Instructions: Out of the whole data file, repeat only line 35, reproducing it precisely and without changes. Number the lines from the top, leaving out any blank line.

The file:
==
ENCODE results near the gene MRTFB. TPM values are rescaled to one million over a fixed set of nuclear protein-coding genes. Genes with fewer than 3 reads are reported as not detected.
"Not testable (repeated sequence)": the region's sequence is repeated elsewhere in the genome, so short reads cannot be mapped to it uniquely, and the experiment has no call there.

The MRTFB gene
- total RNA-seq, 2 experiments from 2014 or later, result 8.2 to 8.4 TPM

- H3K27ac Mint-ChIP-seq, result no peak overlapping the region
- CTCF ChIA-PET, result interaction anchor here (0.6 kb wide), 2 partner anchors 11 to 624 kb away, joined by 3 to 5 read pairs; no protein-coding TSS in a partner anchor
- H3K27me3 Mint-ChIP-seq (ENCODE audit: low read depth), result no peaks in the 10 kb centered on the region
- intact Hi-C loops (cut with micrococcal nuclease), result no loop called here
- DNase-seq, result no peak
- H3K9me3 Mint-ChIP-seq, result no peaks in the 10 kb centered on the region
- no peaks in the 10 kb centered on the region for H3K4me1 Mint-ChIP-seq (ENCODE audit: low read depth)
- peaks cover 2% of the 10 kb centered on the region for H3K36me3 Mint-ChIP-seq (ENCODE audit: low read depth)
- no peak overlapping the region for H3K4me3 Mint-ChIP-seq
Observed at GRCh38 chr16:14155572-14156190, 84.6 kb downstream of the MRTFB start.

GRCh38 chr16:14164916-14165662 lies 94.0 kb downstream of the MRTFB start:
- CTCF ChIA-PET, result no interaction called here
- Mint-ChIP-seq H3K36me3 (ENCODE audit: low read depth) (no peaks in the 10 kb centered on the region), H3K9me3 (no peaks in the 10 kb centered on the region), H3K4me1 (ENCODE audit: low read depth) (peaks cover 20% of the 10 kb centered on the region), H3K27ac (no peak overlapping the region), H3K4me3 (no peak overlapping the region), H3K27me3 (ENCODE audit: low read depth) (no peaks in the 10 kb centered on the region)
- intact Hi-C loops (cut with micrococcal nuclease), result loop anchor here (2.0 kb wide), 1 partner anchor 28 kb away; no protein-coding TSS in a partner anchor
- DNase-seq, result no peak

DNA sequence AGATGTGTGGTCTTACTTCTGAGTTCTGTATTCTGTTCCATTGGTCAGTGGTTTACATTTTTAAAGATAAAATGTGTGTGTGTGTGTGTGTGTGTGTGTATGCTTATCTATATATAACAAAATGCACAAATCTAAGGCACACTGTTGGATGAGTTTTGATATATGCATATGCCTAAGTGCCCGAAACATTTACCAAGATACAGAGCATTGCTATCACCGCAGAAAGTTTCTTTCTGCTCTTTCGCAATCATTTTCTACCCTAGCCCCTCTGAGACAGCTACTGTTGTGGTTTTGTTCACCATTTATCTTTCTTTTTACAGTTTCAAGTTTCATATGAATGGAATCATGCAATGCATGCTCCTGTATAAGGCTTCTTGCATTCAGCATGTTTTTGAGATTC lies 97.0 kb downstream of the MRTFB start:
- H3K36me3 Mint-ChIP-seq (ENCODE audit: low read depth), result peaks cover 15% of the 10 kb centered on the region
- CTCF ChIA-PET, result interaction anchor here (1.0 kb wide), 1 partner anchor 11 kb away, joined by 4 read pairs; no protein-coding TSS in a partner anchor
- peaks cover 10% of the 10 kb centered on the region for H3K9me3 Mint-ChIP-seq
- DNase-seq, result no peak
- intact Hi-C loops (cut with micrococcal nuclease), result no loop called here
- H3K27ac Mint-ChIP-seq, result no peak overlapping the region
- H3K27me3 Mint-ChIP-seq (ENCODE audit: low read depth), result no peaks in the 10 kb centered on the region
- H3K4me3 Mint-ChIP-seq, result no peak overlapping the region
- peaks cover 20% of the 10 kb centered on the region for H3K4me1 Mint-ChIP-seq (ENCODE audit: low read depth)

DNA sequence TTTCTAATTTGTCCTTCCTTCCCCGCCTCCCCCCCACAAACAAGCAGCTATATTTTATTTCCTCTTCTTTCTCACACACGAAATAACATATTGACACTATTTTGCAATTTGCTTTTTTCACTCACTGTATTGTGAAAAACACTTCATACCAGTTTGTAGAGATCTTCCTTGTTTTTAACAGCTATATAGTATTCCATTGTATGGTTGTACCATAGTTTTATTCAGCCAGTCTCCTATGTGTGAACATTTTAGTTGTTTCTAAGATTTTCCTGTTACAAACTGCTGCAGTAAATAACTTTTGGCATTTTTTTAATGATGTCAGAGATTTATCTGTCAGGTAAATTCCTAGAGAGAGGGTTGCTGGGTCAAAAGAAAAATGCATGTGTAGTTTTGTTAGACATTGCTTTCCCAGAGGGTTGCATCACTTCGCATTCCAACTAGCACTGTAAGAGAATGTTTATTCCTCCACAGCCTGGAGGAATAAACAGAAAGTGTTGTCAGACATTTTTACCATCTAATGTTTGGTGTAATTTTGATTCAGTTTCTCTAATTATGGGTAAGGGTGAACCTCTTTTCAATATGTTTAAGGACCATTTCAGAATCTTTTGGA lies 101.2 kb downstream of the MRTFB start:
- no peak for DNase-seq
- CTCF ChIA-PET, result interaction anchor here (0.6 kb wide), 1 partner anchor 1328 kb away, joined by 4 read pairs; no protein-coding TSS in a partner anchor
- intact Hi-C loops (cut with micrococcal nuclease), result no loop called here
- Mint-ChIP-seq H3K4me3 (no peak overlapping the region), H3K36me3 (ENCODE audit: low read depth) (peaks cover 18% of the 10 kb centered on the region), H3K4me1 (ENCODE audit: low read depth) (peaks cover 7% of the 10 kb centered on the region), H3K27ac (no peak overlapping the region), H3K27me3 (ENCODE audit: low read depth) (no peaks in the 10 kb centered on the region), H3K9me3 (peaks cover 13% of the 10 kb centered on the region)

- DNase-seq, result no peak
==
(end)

- DNase-seq, result no peak